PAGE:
The University of Toronto’s Aleksandra Stanimirovic is currently leading a study that, she says, underscores the reason she chose to become a health researcher as opposed to a physician.
The project focuses on a screening program for diabetic retinopathy – a complication of diabetes that can lead to blindness – among women from lower socio-economic groups.
She hopes her work will help affected women detect changes in their vision early so they can receive appropriate care.
“I thought as a clinician, my impact is somewhat limited to my patients, whereas with the research I’m doing now, for example, which is focused on policy change, my impact can be further reaching,” says Stanimirovic, now a post-doctoral researcher at the University of Toronto’s Institute of Health Policy, Management and Evaluation (IHPME) at the Dalla Lana School of Public Health.
“I can influence the outcomes not just of patients, but their caregivers and researchers.”
Stanimirovic, who is also a post-doctoral researcher in the Health System and Technology Evaluation Program at Toronto General Hospital Research Institute and a trainee in the Diabetes Action Canada CIHR SPOR Network, says early detection and treatment of diabetic retinopathy can prevent most vision loss. However, she notes there is an inverse relationship between screening, income and gender. Research shows, for instance, that women from lower socioeconomic groups are less likely to be screened for breast cancer and colon cancer.
Stanimirovic will study those who participated in a teleretina program, which provided diabetic retinopathy screening via a mobile clinic to users of the South Riverdale Community Health Centre in downtown Toronto between 2014 to 2019. The Toronto teleretina screening program was developed to address difficulties in getting vision checkups by Canadians with diabetes. It is geared toward low-income communities with a high prevalence of diabetes and low diabetic retinopathy screening rates.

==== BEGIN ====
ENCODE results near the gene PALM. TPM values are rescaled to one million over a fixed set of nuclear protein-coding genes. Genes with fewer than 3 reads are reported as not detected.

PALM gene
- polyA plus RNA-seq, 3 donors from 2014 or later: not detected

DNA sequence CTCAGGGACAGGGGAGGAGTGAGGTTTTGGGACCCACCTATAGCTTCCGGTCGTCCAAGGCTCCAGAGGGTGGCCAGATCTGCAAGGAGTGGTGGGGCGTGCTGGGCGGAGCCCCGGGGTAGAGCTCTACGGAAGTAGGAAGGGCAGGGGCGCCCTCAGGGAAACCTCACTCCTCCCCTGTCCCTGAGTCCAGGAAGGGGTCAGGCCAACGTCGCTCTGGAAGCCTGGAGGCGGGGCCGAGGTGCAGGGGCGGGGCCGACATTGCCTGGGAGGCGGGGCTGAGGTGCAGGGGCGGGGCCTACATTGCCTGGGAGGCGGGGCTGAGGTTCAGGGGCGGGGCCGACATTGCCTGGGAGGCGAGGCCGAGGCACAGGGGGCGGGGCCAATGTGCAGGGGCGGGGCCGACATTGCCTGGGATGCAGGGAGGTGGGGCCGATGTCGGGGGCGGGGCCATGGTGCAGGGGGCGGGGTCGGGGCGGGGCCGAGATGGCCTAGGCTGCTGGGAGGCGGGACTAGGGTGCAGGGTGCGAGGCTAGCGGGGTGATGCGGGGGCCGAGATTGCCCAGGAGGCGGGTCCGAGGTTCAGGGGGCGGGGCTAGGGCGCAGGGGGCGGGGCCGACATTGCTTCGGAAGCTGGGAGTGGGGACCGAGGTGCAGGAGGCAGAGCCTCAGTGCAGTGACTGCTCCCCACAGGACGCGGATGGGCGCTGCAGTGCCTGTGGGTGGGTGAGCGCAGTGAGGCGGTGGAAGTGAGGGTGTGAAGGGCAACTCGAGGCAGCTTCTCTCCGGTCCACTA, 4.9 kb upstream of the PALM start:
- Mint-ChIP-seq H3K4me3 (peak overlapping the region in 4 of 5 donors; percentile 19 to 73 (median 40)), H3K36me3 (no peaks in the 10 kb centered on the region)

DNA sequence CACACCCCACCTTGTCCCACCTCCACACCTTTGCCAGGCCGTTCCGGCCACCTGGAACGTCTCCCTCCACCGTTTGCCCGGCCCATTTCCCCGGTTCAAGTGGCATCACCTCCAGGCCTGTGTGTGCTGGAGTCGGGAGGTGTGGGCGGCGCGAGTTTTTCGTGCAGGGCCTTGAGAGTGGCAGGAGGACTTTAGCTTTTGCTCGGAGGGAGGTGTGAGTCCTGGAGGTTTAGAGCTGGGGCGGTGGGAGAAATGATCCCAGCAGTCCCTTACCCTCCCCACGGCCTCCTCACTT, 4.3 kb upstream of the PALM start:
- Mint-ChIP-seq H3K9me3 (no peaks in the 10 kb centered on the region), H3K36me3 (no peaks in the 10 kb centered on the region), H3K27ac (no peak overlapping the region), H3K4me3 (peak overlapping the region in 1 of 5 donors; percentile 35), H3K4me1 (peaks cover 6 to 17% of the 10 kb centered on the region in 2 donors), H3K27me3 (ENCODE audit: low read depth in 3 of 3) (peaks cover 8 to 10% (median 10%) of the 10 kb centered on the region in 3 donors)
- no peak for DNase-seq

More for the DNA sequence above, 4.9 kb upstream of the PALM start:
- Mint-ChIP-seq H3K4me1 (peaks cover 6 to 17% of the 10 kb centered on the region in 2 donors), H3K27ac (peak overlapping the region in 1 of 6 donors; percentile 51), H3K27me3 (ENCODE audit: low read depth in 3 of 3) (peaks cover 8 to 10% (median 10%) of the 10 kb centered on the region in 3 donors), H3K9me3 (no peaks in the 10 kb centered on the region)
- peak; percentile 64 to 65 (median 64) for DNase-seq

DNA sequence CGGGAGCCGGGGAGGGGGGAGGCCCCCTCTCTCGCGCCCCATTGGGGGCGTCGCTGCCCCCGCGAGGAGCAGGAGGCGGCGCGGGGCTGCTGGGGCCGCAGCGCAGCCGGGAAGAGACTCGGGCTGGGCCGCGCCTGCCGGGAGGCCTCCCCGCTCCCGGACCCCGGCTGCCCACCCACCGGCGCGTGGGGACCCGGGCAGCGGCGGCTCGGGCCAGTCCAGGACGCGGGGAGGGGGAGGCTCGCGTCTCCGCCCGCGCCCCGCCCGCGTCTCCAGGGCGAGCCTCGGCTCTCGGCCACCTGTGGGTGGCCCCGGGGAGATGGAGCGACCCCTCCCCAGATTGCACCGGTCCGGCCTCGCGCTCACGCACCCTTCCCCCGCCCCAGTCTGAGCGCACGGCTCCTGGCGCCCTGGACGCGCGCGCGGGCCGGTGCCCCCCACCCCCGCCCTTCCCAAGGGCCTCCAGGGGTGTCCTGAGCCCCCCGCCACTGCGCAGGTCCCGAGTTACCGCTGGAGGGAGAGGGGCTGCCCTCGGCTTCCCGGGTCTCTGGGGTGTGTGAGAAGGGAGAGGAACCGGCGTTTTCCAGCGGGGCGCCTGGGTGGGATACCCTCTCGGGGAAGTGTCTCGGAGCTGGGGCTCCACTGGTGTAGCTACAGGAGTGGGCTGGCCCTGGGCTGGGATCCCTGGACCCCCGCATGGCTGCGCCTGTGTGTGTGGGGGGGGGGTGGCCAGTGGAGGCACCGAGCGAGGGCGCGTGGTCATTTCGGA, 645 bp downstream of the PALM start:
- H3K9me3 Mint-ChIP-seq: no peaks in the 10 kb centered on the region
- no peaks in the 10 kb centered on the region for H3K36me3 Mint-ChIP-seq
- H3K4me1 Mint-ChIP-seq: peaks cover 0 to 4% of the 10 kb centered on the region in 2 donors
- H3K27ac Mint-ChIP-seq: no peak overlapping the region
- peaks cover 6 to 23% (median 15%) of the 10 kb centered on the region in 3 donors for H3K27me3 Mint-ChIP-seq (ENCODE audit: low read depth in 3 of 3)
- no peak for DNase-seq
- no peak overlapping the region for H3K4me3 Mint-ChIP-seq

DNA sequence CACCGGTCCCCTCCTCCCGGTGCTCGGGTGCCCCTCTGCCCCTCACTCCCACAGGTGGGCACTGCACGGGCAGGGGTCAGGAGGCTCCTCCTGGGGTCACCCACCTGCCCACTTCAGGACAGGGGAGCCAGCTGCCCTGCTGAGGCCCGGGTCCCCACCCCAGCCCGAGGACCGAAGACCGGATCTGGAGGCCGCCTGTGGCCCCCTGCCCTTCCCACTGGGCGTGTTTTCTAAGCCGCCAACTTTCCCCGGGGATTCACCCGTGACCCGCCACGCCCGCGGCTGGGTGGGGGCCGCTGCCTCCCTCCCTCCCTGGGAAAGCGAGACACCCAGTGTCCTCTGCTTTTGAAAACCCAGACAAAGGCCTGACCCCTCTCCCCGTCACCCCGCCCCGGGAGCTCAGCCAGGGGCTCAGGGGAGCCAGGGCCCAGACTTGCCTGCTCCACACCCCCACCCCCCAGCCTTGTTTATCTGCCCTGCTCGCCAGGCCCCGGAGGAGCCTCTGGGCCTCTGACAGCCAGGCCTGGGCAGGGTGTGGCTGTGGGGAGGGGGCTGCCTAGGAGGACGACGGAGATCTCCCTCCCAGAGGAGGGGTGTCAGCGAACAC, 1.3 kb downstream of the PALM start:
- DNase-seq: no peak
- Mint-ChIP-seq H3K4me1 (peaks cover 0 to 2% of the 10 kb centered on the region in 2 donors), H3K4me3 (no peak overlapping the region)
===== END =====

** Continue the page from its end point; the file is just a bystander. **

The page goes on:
A prior study led by Stanimirovic and her supervisor, Valeria Rac, showed the program was a more cost-effective way of screening than standard of care provided in disadvantaged communities. It cited prior research that found 37 per cent of those who participated in the program had never had an eye exam and 27 per cent of the screened cohort were diagnosed with diabetic retinopathy.
“When looking at women in lower socioeconomic groups, usually those with diabetes have multiple health conditions and very limited resources,” says Stanimirovic. “This impedes their opportunity to achieve health equity, which is access to health resources.
“There’s more than one factor that intersects to create this challenge of health inequity. These could be age, gender, ethnic background, etc. They all come together and create a condition of health inequity. The oppression doesn’t come from one factor; it comes from the intersectionality of all these factors that we call social determinants of health.”
Looking at the design, implementation and evaluation of health interventions with the intersectionality framework is important, says Rac, an assistant professor at IHPME. “I want to bring that lens for people to think through when they plan to implement a new program. What is the effect of that program with respect to equity and access to care on women, people from lower socioeconomic groups or people from certain cultures or racial backgrounds?
“We need to think comprehensively about this when we are bringing something new to the [health] system.”
Stanimirovic will examine how many people from the South Riverdale Community Health Centre – some of whom lack Ontario health insurance – were referred for screening, the number of people who had it done, and outcomes of screening. She will identify differences in referral and screening rates among men and women.
There is also a qualitative aspect to the study that involves speaking with patients, care providers and administrators of the teleretina program to gather feedback on what is working and how it can be improved.
By understanding the barriers and facilitators to screening, Stanimirovic hopes to develop engagement strategies that are more culturally appropriate for specific groups.
“We want to understand from those who identify as women: What are the barriers for getting screening? Is it because they’re taking care of kids? Maybe they’re not aware [the program] exists? Maybe they have competing priorities? We hope the thematic analysis will guide us in culturally reshaping this initiative,” says Stanimirovic. “Research has shown cultural components are critical in the success of community implementation.”
The aim, Stanimirovic says, is to increase rates of screening for diabetic retinopathy within the study population to detect changes in vision early so people can get the appropriate care. In Canada, more than three million people have diabetes; by 2025, that number will swell to five million.
“I don’t want to be [naïve] and think everybody’s going to get screened, but even small steps may improve their quality of life significantly,” Stanimirovic says. “I would like this to be an intervention that’s tailored to their needs and context, with the hope that it will improve their quality of care and quality of life.”
The research is supported by a trainee internship award from Diabetes Action Canada.